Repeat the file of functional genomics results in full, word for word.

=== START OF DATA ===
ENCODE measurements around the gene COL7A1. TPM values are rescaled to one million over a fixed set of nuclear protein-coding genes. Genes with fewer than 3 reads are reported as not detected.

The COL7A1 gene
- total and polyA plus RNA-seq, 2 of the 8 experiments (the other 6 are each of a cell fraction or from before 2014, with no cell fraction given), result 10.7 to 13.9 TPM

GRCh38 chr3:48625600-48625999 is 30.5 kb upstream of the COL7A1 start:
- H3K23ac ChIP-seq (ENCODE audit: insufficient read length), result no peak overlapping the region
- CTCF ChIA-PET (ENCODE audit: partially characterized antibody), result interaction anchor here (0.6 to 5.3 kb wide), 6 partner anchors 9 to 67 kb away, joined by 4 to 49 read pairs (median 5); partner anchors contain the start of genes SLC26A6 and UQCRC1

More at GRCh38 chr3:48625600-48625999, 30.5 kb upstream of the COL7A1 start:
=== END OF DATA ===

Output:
ENCODE measurements around the gene COL7A1. TPM values are rescaled to one million over a fixed set of nuclear protein-coding genes. Genes with fewer than 3 reads are reported as not detected.

The COL7A1 gene
- total and polyA plus RNA-seq, 2 of the 8 experiments (the other 6 are each of a cell fraction or from before 2014, with no cell fraction given), result 10.7 to 13.9 TPM

GRCh38 chr3:48625600-48625999 is 30.5 kb upstream of the COL7A1 start:
- H3K23ac ChIP-seq (ENCODE audit: insufficient read length), result no peak overlapping the region
- CTCF ChIA-PET (ENCODE audit: partially characterized antibody), result interaction anchor here (0.6 to 5.3 kb wide), 6 partner anchors 9 to 67 kb away, joined by 4 to 49 read pairs (median 5); partner anchors contain the start of genes SLC26A6 and UQCRC1

More at GRCh38 chr3:48625600-48625999, 30.5 kb upstream of the COL7A1 start: